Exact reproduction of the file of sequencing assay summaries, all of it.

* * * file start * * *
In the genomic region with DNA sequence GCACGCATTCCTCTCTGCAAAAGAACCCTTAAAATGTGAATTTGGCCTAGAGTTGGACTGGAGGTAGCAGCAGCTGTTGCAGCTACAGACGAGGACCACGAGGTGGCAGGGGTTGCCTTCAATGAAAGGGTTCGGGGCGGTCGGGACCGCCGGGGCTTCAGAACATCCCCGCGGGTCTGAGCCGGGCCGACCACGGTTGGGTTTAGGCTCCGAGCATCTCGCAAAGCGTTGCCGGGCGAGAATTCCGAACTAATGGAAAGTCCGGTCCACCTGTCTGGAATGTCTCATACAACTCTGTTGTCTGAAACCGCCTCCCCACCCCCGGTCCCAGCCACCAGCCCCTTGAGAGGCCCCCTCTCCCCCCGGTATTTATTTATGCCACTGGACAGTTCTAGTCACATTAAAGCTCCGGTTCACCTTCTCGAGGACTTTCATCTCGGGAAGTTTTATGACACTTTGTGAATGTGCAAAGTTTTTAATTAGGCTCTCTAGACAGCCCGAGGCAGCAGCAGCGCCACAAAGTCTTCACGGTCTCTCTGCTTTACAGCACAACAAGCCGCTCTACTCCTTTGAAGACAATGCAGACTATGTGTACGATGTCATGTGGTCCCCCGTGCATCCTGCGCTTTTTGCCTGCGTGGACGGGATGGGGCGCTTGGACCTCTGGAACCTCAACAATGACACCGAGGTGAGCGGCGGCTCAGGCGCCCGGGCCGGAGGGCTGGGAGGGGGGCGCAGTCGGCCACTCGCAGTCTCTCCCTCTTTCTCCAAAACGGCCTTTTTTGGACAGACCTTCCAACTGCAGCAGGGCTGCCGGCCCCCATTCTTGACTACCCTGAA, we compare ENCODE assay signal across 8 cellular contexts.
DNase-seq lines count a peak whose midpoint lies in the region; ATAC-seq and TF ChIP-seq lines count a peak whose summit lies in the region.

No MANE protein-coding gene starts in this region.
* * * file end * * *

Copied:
In the genomic region with DNA sequence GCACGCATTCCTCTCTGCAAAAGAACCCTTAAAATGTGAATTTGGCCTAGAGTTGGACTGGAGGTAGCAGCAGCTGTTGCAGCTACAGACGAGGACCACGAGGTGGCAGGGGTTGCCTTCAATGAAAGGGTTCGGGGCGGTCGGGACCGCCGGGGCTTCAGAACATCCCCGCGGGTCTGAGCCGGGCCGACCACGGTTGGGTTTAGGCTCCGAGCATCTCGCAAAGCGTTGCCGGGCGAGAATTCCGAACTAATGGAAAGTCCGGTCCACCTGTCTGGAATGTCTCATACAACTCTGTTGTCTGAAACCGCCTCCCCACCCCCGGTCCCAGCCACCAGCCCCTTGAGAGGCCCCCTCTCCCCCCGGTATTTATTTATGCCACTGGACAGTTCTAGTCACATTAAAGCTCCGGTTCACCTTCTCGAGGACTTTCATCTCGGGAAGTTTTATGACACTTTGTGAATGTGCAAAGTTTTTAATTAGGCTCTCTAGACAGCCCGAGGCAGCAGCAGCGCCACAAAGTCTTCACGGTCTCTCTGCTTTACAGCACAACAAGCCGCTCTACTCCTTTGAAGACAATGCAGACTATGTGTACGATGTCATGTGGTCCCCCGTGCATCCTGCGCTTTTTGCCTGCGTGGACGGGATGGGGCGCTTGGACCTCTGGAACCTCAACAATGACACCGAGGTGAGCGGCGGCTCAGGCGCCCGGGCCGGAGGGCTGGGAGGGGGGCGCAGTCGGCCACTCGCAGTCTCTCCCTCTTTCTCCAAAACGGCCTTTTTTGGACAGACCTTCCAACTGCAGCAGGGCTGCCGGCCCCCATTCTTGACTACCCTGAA, we compare ENCODE assay signal across 8 cellular contexts.
DNase-seq lines count a peak whose midpoint lies in the region; ATAC-seq and TF ChIP-seq lines count a peak whose summit lies in the region.

No MANE protein-coding gene starts in this region.